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Those Who Put Their Lives on the Line Shouldn't Wait in Line to See the Doctor

Health care MBA alumni help reduce wait times for veterans and improve other critical processes.

For the men and women who have put their lives on the line for our nation through the armed forces, a reasonable wait time for a doctor’s appointment can make a world of difference. In 2014, the Veterans Health Administration (VHA) came under fire for excessively long wait times and secret waiting lists for health care at hundreds of Veterans Affairs (VA) facilities. Since then, improvements have been implemented, including in the Minneapolis VA Health Care System, which now ranks in the top 20 among VA medical centers for patient access. In line with serving the common good and President Julie Sullivan’s aspiration of becoming “the most veteran-friendly campus in the Upper Midwest,” several Tommies inside the Minneapolis VA Health Care System and Opus College of Business faculty members are improving efficiencies, one health care department at a time.

Understanding the VA Health Care System

As a part of the U.S. Department of Veterans Affairs, the VA Health Care System provides care to six million veterans each year. Of the nearly 150 VA medical centers across the nation, the Minneapolis VA Health Care System has a five-star rating based on the quality of care and how soon care is delivered once it is identified that a veteran needs an appointment.

Veterans receive primary care, tertiary care and long-term care in areas of medicine, surgery, psychiatry, physical medicine and rehabilitation, neurology, oncology, dentistry, geriatrics and extended care.

“It’s a service industry on steroids. You have a lot of highly educated, well-trained people,” said John McCall ’78 MBA, former associate dean of the Opus College of Business, who volunteers in the Minneapolis VA Health Care System. “I like complicated, messy situations. I think that they are ideal for continuous improvement programs. Because it’s the federal government, there are a lot of challenges as well.”

McCall began volunteering in 2015, thanks to Jack Militello, former director of the Health Care MBA program. McCall had talked to him about being newly retired and wanting to continue being active and contributing to the common good. Knowing that McCall had worked at Ecolab for 30 years before his career at St. Thomas and that he wanted to serve veterans, Militello immediately connected him to Dr. Steven Santilli ’05 MBA. Santilli is director of surgical and specialty care for the Minneapolis VA Health Care System.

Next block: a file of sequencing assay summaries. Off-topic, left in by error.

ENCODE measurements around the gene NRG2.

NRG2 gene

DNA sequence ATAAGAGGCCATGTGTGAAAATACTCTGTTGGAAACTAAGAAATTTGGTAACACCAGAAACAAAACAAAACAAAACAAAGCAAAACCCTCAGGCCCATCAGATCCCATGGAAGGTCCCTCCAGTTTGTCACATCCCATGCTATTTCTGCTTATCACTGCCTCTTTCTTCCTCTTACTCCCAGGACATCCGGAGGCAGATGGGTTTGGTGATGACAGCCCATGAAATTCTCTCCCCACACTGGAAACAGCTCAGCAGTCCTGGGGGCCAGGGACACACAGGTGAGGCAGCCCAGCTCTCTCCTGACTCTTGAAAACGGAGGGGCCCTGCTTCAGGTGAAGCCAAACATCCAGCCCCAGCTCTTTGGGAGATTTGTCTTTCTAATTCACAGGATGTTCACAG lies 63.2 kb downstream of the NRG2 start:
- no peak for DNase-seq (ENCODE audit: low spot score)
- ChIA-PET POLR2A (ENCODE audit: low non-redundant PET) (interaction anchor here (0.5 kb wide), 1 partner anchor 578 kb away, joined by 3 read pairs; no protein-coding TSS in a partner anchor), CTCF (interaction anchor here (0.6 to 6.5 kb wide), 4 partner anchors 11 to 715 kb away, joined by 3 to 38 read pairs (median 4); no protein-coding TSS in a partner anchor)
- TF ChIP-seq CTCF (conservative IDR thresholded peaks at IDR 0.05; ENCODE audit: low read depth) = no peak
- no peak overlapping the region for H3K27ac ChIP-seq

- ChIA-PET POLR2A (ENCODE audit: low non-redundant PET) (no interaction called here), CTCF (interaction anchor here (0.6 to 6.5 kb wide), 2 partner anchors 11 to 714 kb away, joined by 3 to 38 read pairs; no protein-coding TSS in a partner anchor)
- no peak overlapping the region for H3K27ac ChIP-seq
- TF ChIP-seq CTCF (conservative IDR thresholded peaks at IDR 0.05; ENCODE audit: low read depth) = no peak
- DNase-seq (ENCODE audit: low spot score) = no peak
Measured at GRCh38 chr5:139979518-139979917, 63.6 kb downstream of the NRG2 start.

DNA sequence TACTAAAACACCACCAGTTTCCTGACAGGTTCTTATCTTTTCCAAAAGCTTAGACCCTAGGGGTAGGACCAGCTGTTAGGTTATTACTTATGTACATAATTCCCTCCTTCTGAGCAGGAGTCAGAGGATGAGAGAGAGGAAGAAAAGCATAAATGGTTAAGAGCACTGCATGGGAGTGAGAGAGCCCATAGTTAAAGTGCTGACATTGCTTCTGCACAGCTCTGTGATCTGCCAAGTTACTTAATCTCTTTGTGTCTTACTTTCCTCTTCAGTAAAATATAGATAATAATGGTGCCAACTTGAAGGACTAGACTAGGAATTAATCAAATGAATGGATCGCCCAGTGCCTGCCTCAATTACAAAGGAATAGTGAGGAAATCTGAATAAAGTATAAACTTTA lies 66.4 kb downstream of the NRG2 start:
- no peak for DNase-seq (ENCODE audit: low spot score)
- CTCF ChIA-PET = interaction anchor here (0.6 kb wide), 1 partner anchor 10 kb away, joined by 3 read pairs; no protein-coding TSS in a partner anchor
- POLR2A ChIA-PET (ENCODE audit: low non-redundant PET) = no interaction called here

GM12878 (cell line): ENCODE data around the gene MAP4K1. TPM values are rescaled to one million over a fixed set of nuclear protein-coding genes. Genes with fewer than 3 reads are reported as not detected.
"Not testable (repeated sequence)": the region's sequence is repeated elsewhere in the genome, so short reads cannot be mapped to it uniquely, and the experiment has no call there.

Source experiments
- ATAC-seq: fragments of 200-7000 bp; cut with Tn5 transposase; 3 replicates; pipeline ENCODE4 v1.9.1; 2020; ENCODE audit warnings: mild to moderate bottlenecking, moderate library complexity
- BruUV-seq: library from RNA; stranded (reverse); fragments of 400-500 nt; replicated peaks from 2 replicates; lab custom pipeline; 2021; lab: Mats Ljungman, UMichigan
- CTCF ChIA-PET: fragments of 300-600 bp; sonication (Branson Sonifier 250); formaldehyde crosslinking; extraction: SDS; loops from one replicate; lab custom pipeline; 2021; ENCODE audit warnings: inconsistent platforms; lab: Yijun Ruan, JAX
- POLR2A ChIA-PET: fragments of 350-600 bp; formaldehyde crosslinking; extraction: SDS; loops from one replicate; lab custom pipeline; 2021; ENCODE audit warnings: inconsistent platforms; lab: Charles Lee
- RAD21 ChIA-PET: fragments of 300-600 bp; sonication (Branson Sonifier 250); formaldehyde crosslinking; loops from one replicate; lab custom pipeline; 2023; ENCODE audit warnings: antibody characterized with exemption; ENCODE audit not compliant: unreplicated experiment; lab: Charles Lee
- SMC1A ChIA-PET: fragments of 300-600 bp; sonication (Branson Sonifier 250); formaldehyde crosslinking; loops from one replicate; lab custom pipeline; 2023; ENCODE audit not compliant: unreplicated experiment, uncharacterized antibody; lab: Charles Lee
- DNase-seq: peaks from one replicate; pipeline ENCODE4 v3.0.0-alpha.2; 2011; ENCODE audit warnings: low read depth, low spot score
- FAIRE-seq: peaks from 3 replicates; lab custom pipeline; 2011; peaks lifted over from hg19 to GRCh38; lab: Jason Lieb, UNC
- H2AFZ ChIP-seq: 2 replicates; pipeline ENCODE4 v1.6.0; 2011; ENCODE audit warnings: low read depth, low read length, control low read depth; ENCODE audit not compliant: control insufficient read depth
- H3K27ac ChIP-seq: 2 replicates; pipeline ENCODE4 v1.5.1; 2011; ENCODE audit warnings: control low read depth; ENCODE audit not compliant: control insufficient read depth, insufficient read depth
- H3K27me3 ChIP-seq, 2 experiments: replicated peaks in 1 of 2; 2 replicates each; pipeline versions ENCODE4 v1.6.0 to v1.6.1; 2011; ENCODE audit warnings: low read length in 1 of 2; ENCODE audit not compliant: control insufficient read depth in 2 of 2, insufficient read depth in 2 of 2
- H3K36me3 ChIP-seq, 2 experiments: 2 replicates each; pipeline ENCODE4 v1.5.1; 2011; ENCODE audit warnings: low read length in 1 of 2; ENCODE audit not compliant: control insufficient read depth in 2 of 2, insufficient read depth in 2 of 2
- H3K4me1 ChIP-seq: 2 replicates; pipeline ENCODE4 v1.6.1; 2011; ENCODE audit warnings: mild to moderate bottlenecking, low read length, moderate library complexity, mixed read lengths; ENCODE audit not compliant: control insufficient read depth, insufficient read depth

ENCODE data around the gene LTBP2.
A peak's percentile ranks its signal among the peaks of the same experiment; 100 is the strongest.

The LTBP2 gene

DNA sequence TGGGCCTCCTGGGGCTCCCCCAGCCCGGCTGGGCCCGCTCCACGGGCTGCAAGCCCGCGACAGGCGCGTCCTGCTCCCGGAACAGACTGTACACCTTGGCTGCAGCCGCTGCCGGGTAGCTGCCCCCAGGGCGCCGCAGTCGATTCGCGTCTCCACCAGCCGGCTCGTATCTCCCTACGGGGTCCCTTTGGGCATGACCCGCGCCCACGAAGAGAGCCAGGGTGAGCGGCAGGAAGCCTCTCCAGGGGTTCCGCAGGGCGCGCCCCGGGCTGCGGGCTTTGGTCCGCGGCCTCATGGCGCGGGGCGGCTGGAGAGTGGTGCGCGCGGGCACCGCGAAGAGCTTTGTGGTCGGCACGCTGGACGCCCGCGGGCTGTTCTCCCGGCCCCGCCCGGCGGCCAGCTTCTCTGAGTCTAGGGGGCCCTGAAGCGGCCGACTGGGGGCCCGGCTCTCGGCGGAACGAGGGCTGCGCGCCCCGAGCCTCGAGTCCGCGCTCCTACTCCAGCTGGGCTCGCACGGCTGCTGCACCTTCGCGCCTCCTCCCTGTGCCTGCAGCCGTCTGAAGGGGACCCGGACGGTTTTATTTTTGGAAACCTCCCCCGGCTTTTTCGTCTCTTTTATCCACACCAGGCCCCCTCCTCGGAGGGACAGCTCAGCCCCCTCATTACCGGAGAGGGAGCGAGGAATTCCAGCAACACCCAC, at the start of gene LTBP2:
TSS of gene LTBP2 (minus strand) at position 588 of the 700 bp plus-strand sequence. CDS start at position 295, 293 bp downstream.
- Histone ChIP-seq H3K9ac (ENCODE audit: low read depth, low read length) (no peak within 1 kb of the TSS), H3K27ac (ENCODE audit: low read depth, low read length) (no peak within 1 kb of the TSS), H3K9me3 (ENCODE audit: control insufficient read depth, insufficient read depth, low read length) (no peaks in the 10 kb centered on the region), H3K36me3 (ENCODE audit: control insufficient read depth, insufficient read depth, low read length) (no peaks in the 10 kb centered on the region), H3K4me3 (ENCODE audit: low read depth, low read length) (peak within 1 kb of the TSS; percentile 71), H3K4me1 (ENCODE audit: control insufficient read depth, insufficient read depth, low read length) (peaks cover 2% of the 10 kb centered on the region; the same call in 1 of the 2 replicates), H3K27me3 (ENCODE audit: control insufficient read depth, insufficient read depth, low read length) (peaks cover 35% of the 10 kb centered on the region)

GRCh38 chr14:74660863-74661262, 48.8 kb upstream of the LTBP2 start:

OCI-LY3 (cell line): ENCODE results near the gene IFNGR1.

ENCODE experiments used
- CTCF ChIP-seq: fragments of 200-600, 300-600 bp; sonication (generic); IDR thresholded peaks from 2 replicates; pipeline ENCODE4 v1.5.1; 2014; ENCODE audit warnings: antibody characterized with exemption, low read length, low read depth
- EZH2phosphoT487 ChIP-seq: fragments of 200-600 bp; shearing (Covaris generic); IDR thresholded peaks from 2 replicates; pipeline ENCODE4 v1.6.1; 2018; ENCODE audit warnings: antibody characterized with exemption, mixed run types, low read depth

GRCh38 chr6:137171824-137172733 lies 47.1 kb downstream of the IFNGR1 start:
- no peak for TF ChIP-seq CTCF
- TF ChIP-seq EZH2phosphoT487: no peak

Unlike a private health system, the VA Health Care System has more latitude to experiment with processes because there aren’t any insurance restrictions.

“It's a unique way to look at health care … about as pure as you can make health care without all the outside influences,” Santilli said. “Take a system, and in an ideal world where all your patients showed up and all their care was paid for, and you just wanted to deliver health care, how can you do it best? That's what we can do here.”

Santilli, who oversees 560 people in 14 departments and performs 6,500 surgical procedures per year, knew that he could use McCall’s volunteer help to improve efficiencies.

Patient access and flow

McCall started meeting with Santilli weekly, gaining exposure to projects and people at the Minneapolis VA Health Care System.

“It turned out that my skill set was a good match with issues around patient access and patient flow … operational kinds of things,” McCall said.

Militello joined the two soon thereafter. By this time, Militello had transitioned from being director of the Health Care MBA program to professor of management and senior executive fellow at Opus College of Business.

They brought in John Olson, an Opus College of Business professor in operations and supply chain management and director of the school’s business analytics program.

“We started working on projects looking at how patients get access to the system, how they flow through the system and how the organization’s processes work,” McCall said. “There’s a void in some of health care – the growing pains that come with trying to provide a higher level of leadership than ever before.”

The first two areas that the group looked at were knee and eye surgeries.

A member of Santilli’s team, Elizabeth Norheim ’16 MBA, has been working directly with McCall and Militello in her role as clinical practice manager.

Using insights from the consultants, “We redesigned all the orthopedic services, so patient access is almost at 100 percent, which is unheard of,” Norheim said. (The VA Health Care System measures acceptable patient access as being able to get in for an appointment within 30 days.)